It must be lunchtime by now. There are snacks and meals to be had at Plimoth Plantation, at the Patuxet Café, and plenty of restaurant options in the town of Plymouth as well.
At the John Carver Inn & Spa is a Hearth ‘n Kettle Restaurant, a regional, family-owned chain of cozy restaurants offering a wide variety; lots of fresh, local seafood and great burgers and sandwiches.
For a waterfront lunch, check out East Bay Grille, where huge views meet huge portions. East Bay’s menu also offers a big variety, from a sirloin steak sandwich to a crab cake sandwich, to lobster salad rolls and pastrami melts.
After the family is fed, you can attack the afternoon with gusto. If history is still the theme of the day, there’s the Jenney Gristmill. The gristmill is a reproduction of the mill built on the site in 1636. Here again, the guides are dressed in period costume, adding to the sense of realism as they tell the story of John Jenney building the first gristmill in the New World.
The gristmill is just a quick stop and, hopefully, there will still be time to do a little boating. If so, it’s onto to Plymouth Harbor for a Lobster Excursion with Captain Paul at the helm.
The Lobster Excursion is exactly what it sounds like; a hands-on experience that explains the entire process of trapping lobsters and crabs. As Captain Paul steers out into the harbor he keeps a running dialogue, pointing out the Mayflower II, Plymouth Rock and fellow lobstermen. He explains the tools of his trade and provides his passengers with the opportunity to pull traps and understand every aspect of the life of both lobster and lobster-catcher. At the end of the day, this trip is catch-and-release and the little critters swim back home.
If you still have the time, and the energy, before heading back to the Cape, there is shopping to be done and maybe margaritas to be drunk.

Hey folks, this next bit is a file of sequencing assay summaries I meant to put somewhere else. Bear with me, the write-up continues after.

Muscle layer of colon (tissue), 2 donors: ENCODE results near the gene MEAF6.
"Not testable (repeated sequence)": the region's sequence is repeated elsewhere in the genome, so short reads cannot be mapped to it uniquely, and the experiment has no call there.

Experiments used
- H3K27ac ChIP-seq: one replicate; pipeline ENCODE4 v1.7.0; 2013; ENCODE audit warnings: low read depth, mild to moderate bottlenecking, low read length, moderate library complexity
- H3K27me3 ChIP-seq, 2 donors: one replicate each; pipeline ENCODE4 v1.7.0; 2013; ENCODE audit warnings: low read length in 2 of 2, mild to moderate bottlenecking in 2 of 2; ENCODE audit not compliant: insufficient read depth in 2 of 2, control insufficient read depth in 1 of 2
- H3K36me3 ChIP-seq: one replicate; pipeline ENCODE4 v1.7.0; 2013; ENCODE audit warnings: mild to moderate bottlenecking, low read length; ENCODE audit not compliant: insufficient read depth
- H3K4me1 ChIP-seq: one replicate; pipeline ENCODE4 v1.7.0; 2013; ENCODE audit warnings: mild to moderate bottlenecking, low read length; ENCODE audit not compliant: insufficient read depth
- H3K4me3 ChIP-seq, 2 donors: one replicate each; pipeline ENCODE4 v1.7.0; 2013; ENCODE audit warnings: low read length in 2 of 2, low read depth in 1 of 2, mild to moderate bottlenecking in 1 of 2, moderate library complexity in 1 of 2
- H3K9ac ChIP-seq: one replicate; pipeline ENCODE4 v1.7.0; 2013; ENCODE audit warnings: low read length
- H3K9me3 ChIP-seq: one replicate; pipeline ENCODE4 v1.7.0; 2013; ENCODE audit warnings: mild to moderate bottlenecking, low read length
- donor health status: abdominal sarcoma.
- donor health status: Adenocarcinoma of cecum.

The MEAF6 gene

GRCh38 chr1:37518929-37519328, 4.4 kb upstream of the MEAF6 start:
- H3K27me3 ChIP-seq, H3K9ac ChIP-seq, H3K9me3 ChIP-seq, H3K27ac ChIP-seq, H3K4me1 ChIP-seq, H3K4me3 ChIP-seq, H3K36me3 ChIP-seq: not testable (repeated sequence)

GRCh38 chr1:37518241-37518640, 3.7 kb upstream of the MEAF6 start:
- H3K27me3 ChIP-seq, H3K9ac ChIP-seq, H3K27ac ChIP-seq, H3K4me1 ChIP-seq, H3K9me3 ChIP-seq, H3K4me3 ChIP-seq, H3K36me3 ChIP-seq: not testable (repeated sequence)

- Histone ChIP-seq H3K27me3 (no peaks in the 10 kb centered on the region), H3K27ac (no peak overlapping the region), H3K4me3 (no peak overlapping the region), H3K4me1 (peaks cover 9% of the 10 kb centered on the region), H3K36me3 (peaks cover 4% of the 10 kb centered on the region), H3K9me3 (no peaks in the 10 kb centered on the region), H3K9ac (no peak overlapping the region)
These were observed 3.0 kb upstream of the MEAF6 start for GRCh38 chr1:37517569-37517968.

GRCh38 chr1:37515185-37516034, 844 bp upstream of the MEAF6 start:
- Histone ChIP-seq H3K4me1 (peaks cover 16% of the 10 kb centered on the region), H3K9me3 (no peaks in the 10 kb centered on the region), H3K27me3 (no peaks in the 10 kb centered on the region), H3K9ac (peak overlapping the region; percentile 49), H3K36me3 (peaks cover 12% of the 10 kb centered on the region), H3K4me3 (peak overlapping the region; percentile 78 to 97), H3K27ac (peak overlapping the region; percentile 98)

On Sandwich Street is Village Braider Antiques, a large family owned store with multiple rooms brimming with finds. For the fashionista, Pilgrim’s Progress, on Court Street, has a well-edited selection of classic but hip clothing. To take home a quality t-shirt to commemorate your trip to the nation’s birthplace, stop into Special Tees on Camelot Drive.
For a quick bite or a frozen margarita, alcohol-free for kiddies, Sam Diego’s Plymouth location is the perfect place to finish up your daytrip. Already a longtime Hyannis institution, Sam’s added this second location several years ago. They’ve got the formula for a lively atmosphere and appealing menu down pat; even people who say they don’t like Mexican restaurants will walk away from Sam Diego’s with a smile on their face.
It just doesn’t get more historical than Plymouth. This is it, the birth of a nation, accurately presented by learned historians and beautifully packaged in a charming town. A daytrip to Plymouth offers the chance to bring boring old ‘American History one-oh-one’ to life. Rachel Arroyo contributed to this story.
137 Warren Ave. • 508-746-1622
Hearth n’ Kettle Restaurant
(in the John Carver Inn & Spa)
25 Summer St. • 508-746-7100
East Bay Grille
173 Water St. • 508-746-9751
6 Spring Ln. • 508-747-4544
Town Wharf • 508-746-5342
Village Braider Antiques
48 Sandwich St. • 508-746-9625
13 Court St. • 508-746-6033
51 Main St. • 508-747-0048Back to Cape Cod Travel Guide Stories